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Traditional British Recipes

Blackberry and Apple Pie

Blackberry and Apple Pie

Blackberry (or brambles) is a native species that has grown in hedgerows, woodland, meadows and scrub-land across Britain (and Europe) for thousands of years. The fruit is small juicy and sweet and packed with healthy vitamins. Blackberry season in Britain spans from the end of summer to the beginning of autumn and coincides very nicely with the ripening of our native apples. Apple pie (and its many variations) is typically a southern English dish, due to the vast number of orchards in the south. However traditional recipes can be traced as far north as Scotland. Most modern recipes require sugar but the very earliest recipes did not, as sugar was not widely available at that time.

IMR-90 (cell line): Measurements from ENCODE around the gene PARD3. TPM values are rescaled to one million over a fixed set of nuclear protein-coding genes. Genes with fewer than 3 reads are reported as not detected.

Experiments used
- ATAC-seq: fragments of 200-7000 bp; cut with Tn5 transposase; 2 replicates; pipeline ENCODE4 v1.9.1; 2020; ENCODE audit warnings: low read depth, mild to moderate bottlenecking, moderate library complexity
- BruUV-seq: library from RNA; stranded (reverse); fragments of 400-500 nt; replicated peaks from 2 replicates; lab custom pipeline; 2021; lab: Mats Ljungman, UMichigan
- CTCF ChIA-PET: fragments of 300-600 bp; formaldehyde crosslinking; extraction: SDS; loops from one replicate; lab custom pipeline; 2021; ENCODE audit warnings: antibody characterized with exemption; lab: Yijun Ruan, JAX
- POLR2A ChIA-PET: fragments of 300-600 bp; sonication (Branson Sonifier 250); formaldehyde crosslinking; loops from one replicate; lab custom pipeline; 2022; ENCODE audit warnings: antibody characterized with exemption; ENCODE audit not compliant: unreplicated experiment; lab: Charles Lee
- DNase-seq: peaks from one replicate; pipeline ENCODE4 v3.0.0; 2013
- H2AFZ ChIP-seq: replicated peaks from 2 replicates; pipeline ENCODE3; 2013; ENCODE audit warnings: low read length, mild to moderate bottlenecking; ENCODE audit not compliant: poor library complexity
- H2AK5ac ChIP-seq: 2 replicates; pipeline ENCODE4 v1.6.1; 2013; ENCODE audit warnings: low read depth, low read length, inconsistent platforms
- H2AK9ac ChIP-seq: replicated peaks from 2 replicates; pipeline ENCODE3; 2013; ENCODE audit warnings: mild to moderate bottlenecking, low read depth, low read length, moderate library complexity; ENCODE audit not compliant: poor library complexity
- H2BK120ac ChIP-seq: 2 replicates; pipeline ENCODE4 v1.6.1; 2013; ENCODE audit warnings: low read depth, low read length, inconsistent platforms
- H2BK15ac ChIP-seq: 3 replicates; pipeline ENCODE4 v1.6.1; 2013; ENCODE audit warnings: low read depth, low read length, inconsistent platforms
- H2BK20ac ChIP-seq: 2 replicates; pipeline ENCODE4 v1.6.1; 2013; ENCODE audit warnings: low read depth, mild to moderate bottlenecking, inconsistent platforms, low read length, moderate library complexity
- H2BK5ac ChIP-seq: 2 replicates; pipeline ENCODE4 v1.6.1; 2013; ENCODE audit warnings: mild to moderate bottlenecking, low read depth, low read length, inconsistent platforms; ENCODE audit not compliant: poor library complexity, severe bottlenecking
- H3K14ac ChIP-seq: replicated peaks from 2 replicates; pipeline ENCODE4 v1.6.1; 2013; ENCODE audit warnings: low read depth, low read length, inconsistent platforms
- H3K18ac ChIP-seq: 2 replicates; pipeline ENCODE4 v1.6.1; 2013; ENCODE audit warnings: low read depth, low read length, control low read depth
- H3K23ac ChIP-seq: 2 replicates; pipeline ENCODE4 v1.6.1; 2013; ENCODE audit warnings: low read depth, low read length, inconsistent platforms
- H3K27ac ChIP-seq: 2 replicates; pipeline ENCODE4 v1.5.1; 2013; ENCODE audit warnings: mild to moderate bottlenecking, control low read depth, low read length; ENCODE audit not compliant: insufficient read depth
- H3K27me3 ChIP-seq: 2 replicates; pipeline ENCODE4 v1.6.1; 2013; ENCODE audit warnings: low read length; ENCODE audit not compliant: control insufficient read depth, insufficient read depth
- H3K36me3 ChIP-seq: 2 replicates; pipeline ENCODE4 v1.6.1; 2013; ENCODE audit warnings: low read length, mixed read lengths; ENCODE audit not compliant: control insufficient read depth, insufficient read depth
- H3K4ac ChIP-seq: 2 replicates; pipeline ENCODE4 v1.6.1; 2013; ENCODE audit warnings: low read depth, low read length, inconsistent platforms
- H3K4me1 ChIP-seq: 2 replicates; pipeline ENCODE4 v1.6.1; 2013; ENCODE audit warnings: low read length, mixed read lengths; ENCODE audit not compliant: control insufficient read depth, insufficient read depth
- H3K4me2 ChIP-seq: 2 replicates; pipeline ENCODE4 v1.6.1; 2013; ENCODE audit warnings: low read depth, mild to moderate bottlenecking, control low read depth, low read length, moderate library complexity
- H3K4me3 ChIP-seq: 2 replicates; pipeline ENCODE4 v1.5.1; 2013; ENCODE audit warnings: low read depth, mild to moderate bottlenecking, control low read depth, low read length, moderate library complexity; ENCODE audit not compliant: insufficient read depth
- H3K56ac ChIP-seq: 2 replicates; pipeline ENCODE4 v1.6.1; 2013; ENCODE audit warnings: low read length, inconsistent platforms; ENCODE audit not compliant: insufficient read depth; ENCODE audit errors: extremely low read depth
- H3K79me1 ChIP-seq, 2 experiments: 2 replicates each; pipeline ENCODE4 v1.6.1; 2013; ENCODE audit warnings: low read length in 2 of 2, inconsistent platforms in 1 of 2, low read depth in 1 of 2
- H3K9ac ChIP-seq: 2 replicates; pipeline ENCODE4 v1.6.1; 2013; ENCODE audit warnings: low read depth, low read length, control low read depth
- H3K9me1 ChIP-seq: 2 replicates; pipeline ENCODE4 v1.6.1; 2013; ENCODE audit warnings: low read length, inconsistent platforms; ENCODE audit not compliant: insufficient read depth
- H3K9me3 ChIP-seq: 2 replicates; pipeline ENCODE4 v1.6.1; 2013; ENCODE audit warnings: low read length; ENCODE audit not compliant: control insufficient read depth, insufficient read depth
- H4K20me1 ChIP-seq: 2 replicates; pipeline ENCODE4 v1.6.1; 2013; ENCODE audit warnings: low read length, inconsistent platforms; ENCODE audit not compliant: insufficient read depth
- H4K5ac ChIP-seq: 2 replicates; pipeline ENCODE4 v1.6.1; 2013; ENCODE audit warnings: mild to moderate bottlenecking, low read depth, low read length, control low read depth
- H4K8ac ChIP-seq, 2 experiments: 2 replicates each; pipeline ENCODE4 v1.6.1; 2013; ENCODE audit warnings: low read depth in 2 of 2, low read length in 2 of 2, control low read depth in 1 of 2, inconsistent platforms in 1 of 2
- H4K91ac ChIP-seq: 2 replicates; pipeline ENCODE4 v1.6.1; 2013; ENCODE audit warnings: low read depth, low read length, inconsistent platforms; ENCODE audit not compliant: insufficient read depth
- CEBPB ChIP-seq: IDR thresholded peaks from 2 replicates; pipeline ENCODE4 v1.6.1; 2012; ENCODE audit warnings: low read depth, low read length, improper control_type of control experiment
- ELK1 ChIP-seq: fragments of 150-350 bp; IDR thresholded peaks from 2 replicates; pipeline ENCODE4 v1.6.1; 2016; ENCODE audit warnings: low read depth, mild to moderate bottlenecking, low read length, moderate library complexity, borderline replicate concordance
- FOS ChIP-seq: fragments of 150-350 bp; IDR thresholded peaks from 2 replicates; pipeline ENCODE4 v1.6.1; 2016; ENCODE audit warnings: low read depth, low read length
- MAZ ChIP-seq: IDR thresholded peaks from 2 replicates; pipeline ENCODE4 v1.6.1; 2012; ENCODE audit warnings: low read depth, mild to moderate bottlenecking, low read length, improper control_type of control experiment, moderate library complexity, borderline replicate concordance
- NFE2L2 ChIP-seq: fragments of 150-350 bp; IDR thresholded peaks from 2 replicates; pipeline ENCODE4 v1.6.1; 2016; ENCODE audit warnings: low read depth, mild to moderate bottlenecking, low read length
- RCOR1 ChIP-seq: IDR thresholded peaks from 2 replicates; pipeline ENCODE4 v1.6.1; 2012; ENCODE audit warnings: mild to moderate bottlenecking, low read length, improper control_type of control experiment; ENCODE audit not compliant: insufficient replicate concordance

Ingredients

  • 300 grams short crust pastry
  • 300 grams wild blackberries
  • 500 grams cooking apples (Bramleys)
  • 100 grams sugar
  • 1 teaspoon cinnamon

How to Make Blackberry and Apple Pie

  1. Heat the oven to 190 °C (Gas 6).
  2. Peel and slice the apples into a deep pie dish and add the blackberries. Sprinkle on sugar and cinnamon.
  3. Roll out the pastry slightly larger than the shape of the pie dish. Seal the pastry onto the dish, crimp edges with a fork and trim off any overlaps.
  4. Use the pastry off cuts to decorate the pastry with leaf-shaped pieces. Make a small hole in the centre.
  5. Brush over the top with a little milk.
  6. Place on a sheaf and bake for approximately 30 minutes until golden brown.
Serving Suggestions

Serve hot or cold with ice cream, custard or cream. However, for a real taste of the west country, serve with a generous spoonful of Cornish Clotted Cream (as illustrated above).

Recipe by D.L. Benney (Falmouth, Cornwall)

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